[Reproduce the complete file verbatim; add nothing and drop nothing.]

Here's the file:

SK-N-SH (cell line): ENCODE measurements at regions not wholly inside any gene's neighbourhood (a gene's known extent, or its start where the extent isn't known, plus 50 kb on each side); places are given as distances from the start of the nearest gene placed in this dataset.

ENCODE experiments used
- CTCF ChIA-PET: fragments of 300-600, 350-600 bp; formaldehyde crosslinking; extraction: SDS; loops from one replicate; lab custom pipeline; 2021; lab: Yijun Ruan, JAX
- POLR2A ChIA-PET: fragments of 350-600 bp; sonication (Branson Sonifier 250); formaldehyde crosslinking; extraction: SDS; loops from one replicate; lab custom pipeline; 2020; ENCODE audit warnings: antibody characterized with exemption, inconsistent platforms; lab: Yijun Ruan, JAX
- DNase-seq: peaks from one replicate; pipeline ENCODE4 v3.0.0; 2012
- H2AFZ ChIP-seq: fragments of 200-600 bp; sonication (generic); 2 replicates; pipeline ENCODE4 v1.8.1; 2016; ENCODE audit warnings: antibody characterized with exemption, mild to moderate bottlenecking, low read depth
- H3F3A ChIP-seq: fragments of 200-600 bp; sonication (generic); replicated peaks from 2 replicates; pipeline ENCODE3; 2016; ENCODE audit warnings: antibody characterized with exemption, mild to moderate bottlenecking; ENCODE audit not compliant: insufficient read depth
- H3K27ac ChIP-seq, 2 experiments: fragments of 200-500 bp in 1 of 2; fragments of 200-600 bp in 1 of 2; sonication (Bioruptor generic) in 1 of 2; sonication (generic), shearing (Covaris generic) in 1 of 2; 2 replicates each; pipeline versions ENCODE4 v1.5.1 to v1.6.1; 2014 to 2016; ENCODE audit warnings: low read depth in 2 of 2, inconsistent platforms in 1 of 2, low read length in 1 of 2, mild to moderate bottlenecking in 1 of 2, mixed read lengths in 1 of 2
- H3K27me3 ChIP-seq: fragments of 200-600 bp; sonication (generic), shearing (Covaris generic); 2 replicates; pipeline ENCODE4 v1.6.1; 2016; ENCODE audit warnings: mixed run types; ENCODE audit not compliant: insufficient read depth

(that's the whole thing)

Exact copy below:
SK-N-SH (cell line): ENCODE measurements at regions not wholly inside any gene's neighbourhood (a gene's known extent, or its start where the extent isn't known, plus 50 kb on each side); places are given as distances from the start of the nearest gene placed in this dataset.

ENCODE experiments used
- CTCF ChIA-PET: fragments of 300-600, 350-600 bp; formaldehyde crosslinking; extraction: SDS; loops from one replicate; lab custom pipeline; 2021; lab: Yijun Ruan, JAX
- POLR2A ChIA-PET: fragments of 350-600 bp; sonication (Branson Sonifier 250); formaldehyde crosslinking; extraction: SDS; loops from one replicate; lab custom pipeline; 2020; ENCODE audit warnings: antibody characterized with exemption, inconsistent platforms; lab: Yijun Ruan, JAX
- DNase-seq: peaks from one replicate; pipeline ENCODE4 v3.0.0; 2012
- H2AFZ ChIP-seq: fragments of 200-600 bp; sonication (generic); 2 replicates; pipeline ENCODE4 v1.8.1; 2016; ENCODE audit warnings: antibody characterized with exemption, mild to moderate bottlenecking, low read depth
- H3F3A ChIP-seq: fragments of 200-600 bp; sonication (generic); replicated peaks from 2 replicates; pipeline ENCODE3; 2016; ENCODE audit warnings: antibody characterized with exemption, mild to moderate bottlenecking; ENCODE audit not compliant: insufficient read depth
- H3K27ac ChIP-seq, 2 experiments: fragments of 200-500 bp in 1 of 2; fragments of 200-600 bp in 1 of 2; sonication (Bioruptor generic) in 1 of 2; sonication (generic), shearing (Covaris generic) in 1 of 2; 2 replicates each; pipeline versions ENCODE4 v1.5.1 to v1.6.1; 2014 to 2016; ENCODE audit warnings: low read depth in 2 of 2, inconsistent platforms in 1 of 2, low read length in 1 of 2, mild to moderate bottlenecking in 1 of 2, mixed read lengths in 1 of 2
- H3K27me3 ChIP-seq: fragments of 200-600 bp; sonication (generic), shearing (Covaris generic); 2 replicates; pipeline ENCODE4 v1.6.1; 2016; ENCODE audit warnings: mixed run types; ENCODE audit not compliant: insufficient read depth